UK poet Luke Roberts has just published his first widely available collection of work, entitled False Flags (Mountain Press 2011); and Rich Owens has reviewed the book at Damn the Caesars. A bit about the book from the publisher:

False Flags was initially conceived as a satire or part-satire on conspiracy theories and New Age irrationalism starting at Ground Zero and stretching back to the space race and other territorial contests of the past fifty years or so. The resultant text is a sequence of nine poems, including both short and extended lyrics, pseudo-narratives, and other mutating travesties. All the characters in the poem are real.

Owens goes further, explaining what a "false flag" might be:

On the day Luke Roberts's False Flags ... arrived Foreign Policy magazine reported that Israeli Mossad agents have been posing as US spies in an effort to recruit members of the Pakistani militant organization Jundallah in order to wage a covert war against Iran. Such an operation is a "false flag" operation which, as Roberts points out in a closing note to False Flags, "is a manoeuvre by which one group incriminates another, usually in an act of sabotage or violence."

He also looks closely at the work:

False Flags takes up questions of strength, ambition, belligerence and violence. A line from the opening poem "Colossal Boredom Swansong" states, somewhat bluntly, "the weak slap down the strong," reminding us of those horrifyingly well-known lines from Yeats's speculative comments on the second coming: "The best lack all conviction, while the worst | Are full of passionate intensity." And like Yeats's "Wild Swans at Coole," Roberts's swansong features a narrator saddened by "those beautiful creatures" who, instead of alerting one to the passage of time, serve only to signal a species of flight we all participate in destroying. As such, swans become an object of hate:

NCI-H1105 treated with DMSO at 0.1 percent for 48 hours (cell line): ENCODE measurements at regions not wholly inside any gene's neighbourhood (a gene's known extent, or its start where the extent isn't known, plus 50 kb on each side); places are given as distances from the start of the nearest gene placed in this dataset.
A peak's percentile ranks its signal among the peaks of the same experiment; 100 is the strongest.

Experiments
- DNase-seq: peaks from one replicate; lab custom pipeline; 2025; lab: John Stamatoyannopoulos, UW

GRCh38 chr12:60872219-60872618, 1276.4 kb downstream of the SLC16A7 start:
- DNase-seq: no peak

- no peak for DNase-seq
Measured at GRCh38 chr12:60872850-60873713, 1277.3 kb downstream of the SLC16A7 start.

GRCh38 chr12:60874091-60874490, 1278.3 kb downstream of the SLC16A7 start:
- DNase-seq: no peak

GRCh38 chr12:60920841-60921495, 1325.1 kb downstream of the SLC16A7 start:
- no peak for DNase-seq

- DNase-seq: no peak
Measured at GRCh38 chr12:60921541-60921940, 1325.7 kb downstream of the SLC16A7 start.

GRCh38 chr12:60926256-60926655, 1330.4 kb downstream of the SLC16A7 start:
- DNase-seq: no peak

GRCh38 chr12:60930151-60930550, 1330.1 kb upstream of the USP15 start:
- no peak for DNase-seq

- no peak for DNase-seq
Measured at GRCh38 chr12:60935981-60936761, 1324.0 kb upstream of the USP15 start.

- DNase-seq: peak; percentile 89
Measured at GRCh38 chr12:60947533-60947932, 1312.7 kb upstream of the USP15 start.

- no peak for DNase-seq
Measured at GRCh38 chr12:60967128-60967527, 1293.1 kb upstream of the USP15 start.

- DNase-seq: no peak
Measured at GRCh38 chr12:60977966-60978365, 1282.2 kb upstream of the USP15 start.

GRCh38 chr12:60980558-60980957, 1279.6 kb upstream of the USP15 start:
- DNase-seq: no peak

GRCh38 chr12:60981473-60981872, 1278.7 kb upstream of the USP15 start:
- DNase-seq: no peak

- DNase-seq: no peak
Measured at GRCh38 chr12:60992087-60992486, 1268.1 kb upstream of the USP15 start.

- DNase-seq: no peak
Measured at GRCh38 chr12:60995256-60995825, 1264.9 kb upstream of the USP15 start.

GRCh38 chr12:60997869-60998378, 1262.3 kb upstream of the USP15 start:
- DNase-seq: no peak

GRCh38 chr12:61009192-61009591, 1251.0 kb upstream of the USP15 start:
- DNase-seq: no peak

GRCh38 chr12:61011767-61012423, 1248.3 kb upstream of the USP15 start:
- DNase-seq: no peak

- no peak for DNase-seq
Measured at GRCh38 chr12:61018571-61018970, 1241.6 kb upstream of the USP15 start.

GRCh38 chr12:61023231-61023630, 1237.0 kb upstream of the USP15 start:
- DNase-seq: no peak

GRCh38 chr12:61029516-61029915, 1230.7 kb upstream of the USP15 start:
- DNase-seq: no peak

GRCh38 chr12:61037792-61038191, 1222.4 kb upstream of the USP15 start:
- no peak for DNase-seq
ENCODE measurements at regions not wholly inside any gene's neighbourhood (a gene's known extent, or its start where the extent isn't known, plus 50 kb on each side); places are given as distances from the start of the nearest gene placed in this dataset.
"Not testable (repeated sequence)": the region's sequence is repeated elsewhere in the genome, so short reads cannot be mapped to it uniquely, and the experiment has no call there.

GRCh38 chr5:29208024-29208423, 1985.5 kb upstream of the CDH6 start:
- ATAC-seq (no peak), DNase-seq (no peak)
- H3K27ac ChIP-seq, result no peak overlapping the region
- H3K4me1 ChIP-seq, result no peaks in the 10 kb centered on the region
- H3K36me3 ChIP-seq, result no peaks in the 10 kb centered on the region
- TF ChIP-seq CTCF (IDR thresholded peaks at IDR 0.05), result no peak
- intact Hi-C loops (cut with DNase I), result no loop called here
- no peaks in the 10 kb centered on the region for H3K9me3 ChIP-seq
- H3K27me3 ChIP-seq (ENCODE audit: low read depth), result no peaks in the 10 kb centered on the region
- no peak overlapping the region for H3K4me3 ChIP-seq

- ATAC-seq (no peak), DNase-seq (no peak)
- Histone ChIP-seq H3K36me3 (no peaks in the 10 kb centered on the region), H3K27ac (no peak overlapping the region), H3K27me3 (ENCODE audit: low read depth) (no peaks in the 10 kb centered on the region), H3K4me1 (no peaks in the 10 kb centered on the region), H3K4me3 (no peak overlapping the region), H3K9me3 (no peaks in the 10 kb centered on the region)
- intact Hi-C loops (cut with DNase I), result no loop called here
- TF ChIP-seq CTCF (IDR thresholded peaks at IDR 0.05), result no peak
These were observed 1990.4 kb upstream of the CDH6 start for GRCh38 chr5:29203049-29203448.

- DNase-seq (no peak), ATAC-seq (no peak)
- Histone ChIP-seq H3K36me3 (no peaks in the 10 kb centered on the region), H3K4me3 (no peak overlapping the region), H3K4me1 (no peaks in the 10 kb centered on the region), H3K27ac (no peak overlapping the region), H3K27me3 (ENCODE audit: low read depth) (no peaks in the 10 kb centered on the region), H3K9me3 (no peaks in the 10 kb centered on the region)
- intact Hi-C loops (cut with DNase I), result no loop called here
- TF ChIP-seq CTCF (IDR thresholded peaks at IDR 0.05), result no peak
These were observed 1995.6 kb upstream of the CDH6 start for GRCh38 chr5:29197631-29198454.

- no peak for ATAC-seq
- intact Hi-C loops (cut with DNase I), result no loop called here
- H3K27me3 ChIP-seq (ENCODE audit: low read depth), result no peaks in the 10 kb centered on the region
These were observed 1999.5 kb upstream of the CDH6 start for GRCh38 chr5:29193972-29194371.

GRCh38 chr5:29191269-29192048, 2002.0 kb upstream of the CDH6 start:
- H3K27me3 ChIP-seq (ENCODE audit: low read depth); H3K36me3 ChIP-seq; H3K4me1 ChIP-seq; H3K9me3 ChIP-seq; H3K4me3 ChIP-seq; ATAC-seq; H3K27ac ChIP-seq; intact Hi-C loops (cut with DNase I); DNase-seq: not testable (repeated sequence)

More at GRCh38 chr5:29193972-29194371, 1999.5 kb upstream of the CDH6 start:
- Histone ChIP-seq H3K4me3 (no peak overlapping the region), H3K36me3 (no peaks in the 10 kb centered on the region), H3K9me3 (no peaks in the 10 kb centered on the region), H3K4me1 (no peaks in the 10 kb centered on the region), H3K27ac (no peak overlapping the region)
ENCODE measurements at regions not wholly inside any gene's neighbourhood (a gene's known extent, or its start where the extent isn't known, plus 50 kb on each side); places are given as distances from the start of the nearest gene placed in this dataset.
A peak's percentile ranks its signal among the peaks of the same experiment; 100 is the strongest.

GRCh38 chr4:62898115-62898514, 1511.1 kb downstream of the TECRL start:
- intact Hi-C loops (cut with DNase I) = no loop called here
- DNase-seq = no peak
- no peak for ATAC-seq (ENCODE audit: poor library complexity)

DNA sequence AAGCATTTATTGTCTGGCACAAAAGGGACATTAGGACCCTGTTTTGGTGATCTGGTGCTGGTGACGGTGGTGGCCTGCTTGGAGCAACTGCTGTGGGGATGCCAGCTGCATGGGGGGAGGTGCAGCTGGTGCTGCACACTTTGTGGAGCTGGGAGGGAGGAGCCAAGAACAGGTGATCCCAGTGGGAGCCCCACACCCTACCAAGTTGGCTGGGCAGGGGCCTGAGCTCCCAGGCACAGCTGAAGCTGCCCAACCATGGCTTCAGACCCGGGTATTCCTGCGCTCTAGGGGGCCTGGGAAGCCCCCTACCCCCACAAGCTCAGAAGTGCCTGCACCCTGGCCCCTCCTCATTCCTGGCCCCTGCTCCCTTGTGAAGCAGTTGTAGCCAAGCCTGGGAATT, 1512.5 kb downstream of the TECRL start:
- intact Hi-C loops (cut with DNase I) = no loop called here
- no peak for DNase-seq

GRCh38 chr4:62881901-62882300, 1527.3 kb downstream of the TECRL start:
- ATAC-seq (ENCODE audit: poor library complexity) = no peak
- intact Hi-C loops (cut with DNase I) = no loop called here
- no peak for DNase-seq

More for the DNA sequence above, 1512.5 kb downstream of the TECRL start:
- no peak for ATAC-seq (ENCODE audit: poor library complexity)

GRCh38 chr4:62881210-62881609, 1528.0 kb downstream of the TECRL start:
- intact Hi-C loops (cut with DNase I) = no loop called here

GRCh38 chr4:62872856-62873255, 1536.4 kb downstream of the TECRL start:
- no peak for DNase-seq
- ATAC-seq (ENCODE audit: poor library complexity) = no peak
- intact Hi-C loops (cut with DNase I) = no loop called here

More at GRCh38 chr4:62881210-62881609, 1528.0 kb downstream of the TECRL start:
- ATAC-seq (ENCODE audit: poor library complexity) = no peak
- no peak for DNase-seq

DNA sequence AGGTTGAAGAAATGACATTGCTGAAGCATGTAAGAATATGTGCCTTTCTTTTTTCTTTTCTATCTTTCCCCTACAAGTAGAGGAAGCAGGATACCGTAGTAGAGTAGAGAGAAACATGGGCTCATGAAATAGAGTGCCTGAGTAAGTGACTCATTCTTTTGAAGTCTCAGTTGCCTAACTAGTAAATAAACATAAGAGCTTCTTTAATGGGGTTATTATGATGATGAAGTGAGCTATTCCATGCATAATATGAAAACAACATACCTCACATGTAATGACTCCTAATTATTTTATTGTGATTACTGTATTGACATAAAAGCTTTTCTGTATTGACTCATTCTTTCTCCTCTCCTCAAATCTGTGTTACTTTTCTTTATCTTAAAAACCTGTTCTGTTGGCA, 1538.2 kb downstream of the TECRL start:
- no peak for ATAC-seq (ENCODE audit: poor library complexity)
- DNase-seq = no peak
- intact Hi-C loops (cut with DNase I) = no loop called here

Every starling I see I will kill with my brain-mask, my weak
hand strangled by the jury, whose task must be to shine
through to the hurtful limit. Twelve or so I thought, the rest
caught by public confession to betrayals they didn't
fight. I accept everything, every tiresome imitation of flight.

A lot is happening here, far more than I can now reasonably address, but the final statement in this first poem appears to set the tone for the whole of the book, this surrender to simulated flight, from cosmonaut Yuri Gagarin's inaugural 1961 voyage into space, to the 1986 Challenger disaster, to the flights that leveled the twin towers. In each instance the same "passion and conquest" that "attends upon" Yeats's wild swans also attends upon these, but tiresomely, violently. This passion is the passion of the weak and the worst and their efforts at flight can bear no more than a misguided trace of the flight they so desperately pantomime. Situated as a sort of prolegomena, "Collosal Boredom Swansong" is, as a lyric whole, a fairly extraordinary thing, an abject stretch of scorched earth where "Galileo swoops from the sky and kills the whole farmyard, | tearing the throats of geese with his universe, holding | down pigs, ripping the tails from rabbits to fashion | a new love."

Read the full review here ("I mean, the pleasure I find myself taking in this poem is no different than the incredible pleasure I first found in, say, Crane or Moore or Pound however long ago").

Originally Published: March 14th, 2012